Interstate 75
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Interstate 75

Interstate 75 marker

Interstate 75
I-75 highlighted in red
Route information
Length1,786.47 mi[1] (2,875.04 km)
Major junctions
South end / in Miami Lakes, FL
North endCanadian border on Int'l Bridge in Sault Ste. Marie, MI
StatesFlorida, Georgia, Tennessee, Kentucky, Ohio, Michigan
Highway system

Interstate 75 (I-75) is a major north-south Interstate Highway in the Great Lakes and Southeastern regions of the United States. As with most Interstates that end in a five, it is a major cross-country, north-south route, one of the longest in the U.S., from southern Florida to the northeastern point of the Upper Peninsula of Michigan. It travels from State Road 826 (SR 826, Palmetto Expressway) and SR 924 (Gratigny Parkway) on the Hialeah-Miami Lakes border (northwest of Miami, Florida) to Sault Ste. Marie, Michigan, at the Canadian border.

I-75 passes through six different states over its routing. The highway runs the length of the Florida peninsula from the Miami area and up the Gulf Coast through Tampa. Farther north, in Georgia I-75 continues on through Macon and Atlanta before running through Chattanooga and Knoxville and the Cumberland Mountains in Tennessee. I-75 crosses Kentucky, passing through Lexington before crossing the Ohio River into Cincinnati, Ohio. In Ohio, the highway runs up the western side through Dayton and Lima before crossing into Michigan north of Toledo. I-75 runs northeasterly along the Lake Erie shoreline and Detroit River into the city of Detroit before turning northwesterly and northward to the Mackinac Bridge where the freeway crosses the strait between Lakes Huron and Michigan. Farther north, I-75 approaches the Canadian border at Sault Sainte Marie, downriver from Lake Superior, 1,786.5 miles (2,875.1 km) from its origins near the subtropical Atlantic Ocean.

Route description

  mi[1] km
FL 470.88 757.81
GA 355.11 571.49
TN 161.86 260.49
KY 191.78 308.64
OH 211.30 340.05
MI 395.54 636.56
Total 1786.47 2875.04
Southern terminus of I-75 at the interchange with SR 826, locally known as the Palmetto Expressway
Interstate 75 co-signed with I-85 in downtown Atlanta
I-75 as it crosses the Chattahoochee River in Atlanta
Scenic view along Interstate 75 near Cleveland, Tennessee
I-75 north at exit 49 in McMinn County, Tennessee, in 2009
I-75 north of Lexington
Aerial view of I-75 and Dayton, OH
Mackinac Bridge in Michigan
Soo Locks and Sault Ste. Marie International Bridge, linking the Upper Peninsula of Michigan to Ontario


I-75 starts at an interchange with SR 924 and SR 826 on the Hialeah-Miami Lakes border in suburban Miami. After an intersection with the Homestead Extension of Florida's Turnpike and an interchange with I-595 and the Sawgrass Expressway, the Interstate leaves the Miami metropolitan area and turns westward to travel through the Everglades along the tolled Alligator Alley, which brings the highway to the Gulf Coast and Naples, where it again heads north. Passing through Bonita Springs, Fort Myers, and Sarasota, I-75 is six lanes all the way to Georgia. The freeway enters the Tampa Bay metropolitan area before the interchange with I-275 northbound, which handles St. Petersburg-bound traffic. Within the Tampa metro are three more major junctions: One with the Lee Roy Selmon Expressway which carries traffic into downtown Tampa; one with I-4 (a turbine interchange) which carries traffic across the center of the state to the East Coast; and another as I-275 traffic defaults back onto northbound. The freeway proceeds to enter suburban portions of Pasco, Hernando, and Sumter counties on its way to Ocala and Gainesville. At Lake City, Florida, the Christopher Columbus Transcontinental Highway, I-10, intersects with I-75. Afterward, the northmost stretch of I-75 in Florida exits the Sunshine State into southern Georgia.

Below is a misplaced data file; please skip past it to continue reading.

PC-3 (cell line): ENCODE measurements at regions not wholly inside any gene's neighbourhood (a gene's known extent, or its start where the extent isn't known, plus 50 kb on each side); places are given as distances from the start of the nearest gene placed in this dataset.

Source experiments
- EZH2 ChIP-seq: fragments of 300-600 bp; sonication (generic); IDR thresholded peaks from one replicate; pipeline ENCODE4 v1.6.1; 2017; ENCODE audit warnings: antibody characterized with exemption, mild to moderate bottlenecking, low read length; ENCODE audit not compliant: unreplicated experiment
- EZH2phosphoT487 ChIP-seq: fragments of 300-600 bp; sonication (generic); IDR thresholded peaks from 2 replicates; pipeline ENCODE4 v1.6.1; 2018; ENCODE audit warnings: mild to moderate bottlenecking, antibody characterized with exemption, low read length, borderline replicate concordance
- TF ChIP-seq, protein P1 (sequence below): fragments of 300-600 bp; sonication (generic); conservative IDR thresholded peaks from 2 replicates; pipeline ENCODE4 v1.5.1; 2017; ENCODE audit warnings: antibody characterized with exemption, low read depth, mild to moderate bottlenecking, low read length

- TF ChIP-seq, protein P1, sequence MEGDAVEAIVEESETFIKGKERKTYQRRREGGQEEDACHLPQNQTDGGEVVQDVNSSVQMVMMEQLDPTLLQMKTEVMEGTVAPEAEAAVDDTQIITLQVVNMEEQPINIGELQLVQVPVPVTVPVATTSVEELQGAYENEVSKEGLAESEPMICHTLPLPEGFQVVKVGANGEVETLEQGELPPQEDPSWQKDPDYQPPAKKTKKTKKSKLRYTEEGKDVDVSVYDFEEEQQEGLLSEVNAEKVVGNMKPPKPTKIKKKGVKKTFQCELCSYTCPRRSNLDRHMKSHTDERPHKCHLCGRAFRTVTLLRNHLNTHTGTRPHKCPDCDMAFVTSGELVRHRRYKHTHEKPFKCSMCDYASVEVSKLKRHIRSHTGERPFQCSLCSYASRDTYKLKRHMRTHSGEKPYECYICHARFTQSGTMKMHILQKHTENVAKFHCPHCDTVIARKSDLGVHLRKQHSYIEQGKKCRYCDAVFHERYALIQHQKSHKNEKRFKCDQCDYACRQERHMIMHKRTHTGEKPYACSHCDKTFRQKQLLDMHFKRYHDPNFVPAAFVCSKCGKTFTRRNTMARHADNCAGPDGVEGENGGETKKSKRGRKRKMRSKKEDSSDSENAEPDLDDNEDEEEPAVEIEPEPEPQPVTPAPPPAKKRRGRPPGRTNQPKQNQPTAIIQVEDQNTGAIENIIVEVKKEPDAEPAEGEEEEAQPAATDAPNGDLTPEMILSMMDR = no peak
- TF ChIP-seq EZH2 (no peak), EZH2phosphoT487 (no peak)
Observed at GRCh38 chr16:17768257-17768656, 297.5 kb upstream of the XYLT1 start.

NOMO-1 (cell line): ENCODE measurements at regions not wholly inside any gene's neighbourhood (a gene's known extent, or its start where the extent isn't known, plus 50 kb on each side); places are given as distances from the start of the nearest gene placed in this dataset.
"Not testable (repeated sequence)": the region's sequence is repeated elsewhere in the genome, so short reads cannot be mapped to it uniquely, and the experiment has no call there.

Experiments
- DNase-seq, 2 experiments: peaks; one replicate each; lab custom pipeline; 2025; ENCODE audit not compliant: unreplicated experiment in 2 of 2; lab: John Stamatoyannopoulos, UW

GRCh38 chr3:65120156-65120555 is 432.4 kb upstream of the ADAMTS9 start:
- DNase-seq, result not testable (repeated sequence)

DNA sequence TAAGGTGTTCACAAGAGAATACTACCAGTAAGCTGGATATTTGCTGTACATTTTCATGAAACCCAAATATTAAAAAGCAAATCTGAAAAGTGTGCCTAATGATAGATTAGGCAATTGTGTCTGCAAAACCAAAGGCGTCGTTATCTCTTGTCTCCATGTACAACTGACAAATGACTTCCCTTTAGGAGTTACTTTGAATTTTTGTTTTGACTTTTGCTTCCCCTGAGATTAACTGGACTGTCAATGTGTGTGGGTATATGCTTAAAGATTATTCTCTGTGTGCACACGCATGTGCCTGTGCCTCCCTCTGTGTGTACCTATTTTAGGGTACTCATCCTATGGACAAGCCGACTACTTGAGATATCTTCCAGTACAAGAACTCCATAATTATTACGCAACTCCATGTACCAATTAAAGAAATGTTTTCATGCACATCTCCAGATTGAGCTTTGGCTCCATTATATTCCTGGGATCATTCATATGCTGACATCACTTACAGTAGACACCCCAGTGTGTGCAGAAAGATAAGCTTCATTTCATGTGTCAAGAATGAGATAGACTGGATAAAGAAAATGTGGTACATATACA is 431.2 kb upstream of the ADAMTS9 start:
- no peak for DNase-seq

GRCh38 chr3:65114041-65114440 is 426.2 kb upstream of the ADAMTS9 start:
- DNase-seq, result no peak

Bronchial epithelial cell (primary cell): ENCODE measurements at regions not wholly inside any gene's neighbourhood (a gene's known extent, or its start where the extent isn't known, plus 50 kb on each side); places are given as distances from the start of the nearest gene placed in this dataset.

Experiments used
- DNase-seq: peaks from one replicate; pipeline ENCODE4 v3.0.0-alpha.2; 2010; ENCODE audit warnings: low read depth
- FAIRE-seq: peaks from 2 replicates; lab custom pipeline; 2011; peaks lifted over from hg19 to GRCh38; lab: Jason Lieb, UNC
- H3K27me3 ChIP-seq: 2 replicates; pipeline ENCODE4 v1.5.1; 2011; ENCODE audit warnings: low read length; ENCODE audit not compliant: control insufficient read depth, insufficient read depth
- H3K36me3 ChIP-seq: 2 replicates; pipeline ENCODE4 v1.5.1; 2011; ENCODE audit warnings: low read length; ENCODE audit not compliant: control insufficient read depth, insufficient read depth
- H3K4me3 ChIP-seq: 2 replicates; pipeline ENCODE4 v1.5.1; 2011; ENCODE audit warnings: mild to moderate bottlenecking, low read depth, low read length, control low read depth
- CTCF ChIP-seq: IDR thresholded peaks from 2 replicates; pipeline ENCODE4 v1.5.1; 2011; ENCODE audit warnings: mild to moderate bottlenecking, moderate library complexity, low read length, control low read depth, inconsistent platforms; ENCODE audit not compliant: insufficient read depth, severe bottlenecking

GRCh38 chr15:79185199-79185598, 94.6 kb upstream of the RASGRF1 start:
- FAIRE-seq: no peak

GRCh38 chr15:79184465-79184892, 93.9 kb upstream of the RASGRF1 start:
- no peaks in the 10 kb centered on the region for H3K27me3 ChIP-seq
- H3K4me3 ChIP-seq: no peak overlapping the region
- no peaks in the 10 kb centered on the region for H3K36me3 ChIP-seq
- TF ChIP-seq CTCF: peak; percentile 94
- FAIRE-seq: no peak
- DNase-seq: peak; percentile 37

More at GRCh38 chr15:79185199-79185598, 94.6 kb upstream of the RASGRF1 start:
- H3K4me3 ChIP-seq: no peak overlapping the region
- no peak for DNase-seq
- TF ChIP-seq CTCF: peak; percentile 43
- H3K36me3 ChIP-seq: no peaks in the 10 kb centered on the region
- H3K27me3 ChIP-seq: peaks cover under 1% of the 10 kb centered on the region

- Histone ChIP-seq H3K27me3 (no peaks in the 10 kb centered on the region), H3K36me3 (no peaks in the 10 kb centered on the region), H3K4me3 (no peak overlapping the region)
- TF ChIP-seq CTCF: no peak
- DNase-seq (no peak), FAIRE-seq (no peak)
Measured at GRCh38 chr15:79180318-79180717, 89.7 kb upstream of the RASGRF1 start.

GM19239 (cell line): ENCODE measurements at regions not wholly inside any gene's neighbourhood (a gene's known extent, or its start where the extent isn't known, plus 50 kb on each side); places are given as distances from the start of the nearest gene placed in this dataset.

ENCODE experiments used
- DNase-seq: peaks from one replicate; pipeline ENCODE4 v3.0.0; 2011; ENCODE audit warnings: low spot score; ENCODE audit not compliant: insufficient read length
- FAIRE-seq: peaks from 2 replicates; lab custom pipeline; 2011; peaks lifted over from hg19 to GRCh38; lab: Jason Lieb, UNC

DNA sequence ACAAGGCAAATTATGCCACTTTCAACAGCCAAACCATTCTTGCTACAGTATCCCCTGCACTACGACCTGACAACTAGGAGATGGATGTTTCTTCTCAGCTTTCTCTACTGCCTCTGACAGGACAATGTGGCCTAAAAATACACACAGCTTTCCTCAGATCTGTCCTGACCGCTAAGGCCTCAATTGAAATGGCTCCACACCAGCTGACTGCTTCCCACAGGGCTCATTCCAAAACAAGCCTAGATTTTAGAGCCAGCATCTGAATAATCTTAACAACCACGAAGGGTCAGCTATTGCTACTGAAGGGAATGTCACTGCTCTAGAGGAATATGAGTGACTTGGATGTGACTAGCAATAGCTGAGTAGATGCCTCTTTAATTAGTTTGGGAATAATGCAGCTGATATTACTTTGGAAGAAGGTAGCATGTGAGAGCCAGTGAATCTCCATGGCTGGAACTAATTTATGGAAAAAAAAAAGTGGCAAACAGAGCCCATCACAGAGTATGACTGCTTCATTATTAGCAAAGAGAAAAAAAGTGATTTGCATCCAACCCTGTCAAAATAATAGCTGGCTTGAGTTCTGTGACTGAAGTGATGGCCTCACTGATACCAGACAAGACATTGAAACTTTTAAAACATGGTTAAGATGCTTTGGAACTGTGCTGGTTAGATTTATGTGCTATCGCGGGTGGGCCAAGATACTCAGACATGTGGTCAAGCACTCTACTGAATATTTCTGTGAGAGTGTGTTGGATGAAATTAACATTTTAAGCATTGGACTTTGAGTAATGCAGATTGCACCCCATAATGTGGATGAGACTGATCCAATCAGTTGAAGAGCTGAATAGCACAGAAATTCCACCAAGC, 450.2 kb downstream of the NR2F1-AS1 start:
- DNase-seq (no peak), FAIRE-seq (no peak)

I-75 (unsigned State Route 401 within Georgia) enters Georgia near Lake Park, and it continues northward through the towns of Valdosta, Tifton and Cordele until it reaches the Macon area, where it intersects with I-16 eastbound towards I-75's route. After Macon it passes the small town of Forsyth. The freeway reaches no major junctions again until in the Atlanta metropolitan area. The first metropolitan freeway met is I-675, then followed by the Atlanta "Perimeter" bypass, I-285. It crosses inside the Perimeter and heads north several miles towards the Atlanta city center. Interstate 75 then runs concurrently with I-85 due north over the Downtown Connector through the central business district of Atlanta. The areas where I-85 and I-75 run concurrently are some of the most traffic-prone streets in the nation. After the two Interstates split, I-75 makes a beeline northwest, crossing outside the I-285 perimeter and heading towards the major suburban city of Marietta. This section of I-75 just north of I-285 has 15 through lanes. North of Marietta, the final major junction in the Atlanta metropolitan area is the I-575 spur. I-75 then traverses the hilly northwestern Georgia terrain as it travels towards Chattanooga, Tennessee. All of Interstate 75 in Georgia is at least 3 lanes in each direction, except for a short segment in Macon.